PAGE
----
I am a 39 year old professional woman who has never been disruptive, had a complaint or paid a bill late in my life. I also live alone and have no pets. Lastly, I helped to rent out my old unit while transitioning to the smaller unit, which I moved into on an “as is” basis (meaning they didn’t clean and only did minor touch of paint).

My question is, is it within their (landlords’) rights to raise rents in a disproportional manner?

The short answer to your question is yes.

The landlord’s answer to your question is, “It’s my property and I can do anything I want to including raising the rent or even taking it off the market. If you don’t want to pay the increase, I’m not forcing you to live here, you can move.” Unless you live in a rent controlled unit, the law will tell you the same thing.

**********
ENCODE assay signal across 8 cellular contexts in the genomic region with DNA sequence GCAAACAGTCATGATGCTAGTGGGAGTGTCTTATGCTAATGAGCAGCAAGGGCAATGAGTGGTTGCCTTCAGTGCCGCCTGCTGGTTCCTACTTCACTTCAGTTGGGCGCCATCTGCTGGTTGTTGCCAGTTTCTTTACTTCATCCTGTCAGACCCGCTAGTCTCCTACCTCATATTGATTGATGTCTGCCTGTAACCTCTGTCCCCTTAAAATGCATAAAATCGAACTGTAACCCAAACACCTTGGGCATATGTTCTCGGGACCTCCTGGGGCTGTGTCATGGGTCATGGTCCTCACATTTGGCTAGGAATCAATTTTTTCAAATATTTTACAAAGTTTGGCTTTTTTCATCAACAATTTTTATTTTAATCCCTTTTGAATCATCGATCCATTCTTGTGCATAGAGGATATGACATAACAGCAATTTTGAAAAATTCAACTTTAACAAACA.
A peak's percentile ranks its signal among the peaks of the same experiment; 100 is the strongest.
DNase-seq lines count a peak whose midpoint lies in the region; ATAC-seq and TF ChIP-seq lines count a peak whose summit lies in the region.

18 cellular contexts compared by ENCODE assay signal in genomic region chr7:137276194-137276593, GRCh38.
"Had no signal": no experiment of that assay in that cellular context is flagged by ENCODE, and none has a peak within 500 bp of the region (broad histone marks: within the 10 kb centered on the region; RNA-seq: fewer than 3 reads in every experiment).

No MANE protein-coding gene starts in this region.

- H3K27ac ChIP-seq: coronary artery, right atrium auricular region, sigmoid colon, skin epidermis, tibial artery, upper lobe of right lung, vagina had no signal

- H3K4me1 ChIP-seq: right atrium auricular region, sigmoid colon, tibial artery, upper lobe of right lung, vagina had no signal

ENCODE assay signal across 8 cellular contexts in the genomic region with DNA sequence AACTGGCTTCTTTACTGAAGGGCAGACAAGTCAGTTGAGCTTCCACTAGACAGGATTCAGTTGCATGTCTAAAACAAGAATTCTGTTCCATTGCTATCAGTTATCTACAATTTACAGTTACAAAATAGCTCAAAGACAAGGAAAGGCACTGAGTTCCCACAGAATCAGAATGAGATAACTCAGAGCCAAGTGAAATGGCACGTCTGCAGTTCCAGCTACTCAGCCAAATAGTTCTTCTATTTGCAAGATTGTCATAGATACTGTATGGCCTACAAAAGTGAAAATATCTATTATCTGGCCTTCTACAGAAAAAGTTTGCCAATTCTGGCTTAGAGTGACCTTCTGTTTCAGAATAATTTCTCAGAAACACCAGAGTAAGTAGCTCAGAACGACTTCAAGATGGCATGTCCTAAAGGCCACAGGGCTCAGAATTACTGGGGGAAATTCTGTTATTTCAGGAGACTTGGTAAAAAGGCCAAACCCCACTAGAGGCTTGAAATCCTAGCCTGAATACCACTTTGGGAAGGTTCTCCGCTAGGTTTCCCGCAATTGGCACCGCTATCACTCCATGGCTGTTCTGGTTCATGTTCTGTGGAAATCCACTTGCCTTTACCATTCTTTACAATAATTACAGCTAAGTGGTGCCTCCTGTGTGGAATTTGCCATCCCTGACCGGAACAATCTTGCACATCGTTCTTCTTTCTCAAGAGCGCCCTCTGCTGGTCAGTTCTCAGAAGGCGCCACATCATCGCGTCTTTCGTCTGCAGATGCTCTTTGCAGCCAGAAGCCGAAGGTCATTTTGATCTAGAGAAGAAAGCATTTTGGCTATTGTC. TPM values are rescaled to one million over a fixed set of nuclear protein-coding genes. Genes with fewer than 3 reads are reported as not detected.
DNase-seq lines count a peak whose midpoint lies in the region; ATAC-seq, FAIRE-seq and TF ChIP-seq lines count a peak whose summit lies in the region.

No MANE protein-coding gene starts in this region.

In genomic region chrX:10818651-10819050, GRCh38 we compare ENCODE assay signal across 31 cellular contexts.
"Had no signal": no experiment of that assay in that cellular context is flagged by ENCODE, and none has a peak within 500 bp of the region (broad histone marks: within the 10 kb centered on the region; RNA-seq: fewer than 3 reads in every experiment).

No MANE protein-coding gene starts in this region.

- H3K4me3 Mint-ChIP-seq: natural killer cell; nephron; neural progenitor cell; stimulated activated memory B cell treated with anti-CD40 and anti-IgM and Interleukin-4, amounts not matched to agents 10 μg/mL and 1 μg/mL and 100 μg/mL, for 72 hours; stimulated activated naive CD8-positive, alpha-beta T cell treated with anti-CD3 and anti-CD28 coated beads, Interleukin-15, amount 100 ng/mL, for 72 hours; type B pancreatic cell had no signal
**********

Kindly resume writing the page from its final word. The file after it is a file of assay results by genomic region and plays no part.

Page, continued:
Since the dawn of agriculture, when specific plots of land had to be protected from invaders, both human and animal, property rights–to protect, to make productive and to defend–have been a central theme in human history. Wars, contrary to the propaganda to justify them, are always fought over land and the natural resources that derive from land.

As societies became more complex, ruthless bands of sociopaths (call their leaders pharaohs, kings, popes, bankers or the 1%) took control, they usurped the commoners’ (call them the people or the 99%) rights to own the land. I’m sure the bargain went something like this: “Look peon, I’ll defend your land for you, but because I have taken on this burden you have to give me unfettered rights to your land.” Faced with an offer they could not refuse, most commoners gave in. Those who resisted lost their ability to pass down their genetic make-up to future generations. It seemed that evolution created the perfect marriage of cowards and kings.